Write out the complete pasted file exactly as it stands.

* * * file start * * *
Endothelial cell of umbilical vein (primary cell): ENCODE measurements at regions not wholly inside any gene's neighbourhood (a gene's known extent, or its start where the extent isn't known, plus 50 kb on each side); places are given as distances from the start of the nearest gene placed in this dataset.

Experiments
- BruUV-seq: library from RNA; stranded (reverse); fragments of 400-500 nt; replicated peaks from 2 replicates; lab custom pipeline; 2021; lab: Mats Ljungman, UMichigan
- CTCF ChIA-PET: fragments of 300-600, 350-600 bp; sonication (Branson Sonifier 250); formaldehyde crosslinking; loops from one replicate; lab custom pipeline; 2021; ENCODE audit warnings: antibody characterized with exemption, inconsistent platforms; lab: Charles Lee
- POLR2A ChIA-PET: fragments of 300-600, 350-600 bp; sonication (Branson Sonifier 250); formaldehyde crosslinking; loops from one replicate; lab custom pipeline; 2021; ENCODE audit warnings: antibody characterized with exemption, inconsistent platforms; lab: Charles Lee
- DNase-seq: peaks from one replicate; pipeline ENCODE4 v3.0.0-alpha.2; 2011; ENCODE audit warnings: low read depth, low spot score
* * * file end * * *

Endothelial cell of umbilical vein (primary cell): ENCODE measurements at regions not wholly inside any gene's neighbourhood (a gene's known extent, or its start where the extent isn't known, plus 50 kb on each side); places are given as distances from the start of the nearest gene placed in this dataset.

Experiments
- BruUV-seq: library from RNA; stranded (reverse); fragments of 400-500 nt; replicated peaks from 2 replicates; lab custom pipeline; 2021; lab: Mats Ljungman, UMichigan
- CTCF ChIA-PET: fragments of 300-600, 350-600 bp; sonication (Branson Sonifier 250); formaldehyde crosslinking; loops from one replicate; lab custom pipeline; 2021; ENCODE audit warnings: antibody characterized with exemption, inconsistent platforms; lab: Charles Lee
- POLR2A ChIA-PET: fragments of 300-600, 350-600 bp; sonication (Branson Sonifier 250); formaldehyde crosslinking; loops from one replicate; lab custom pipeline; 2021; ENCODE audit warnings: antibody characterized with exemption, inconsistent platforms; lab: Charles Lee
- DNase-seq: peaks from one replicate; pipeline ENCODE4 v3.0.0-alpha.2; 2011; ENCODE audit warnings: low read depth, low spot score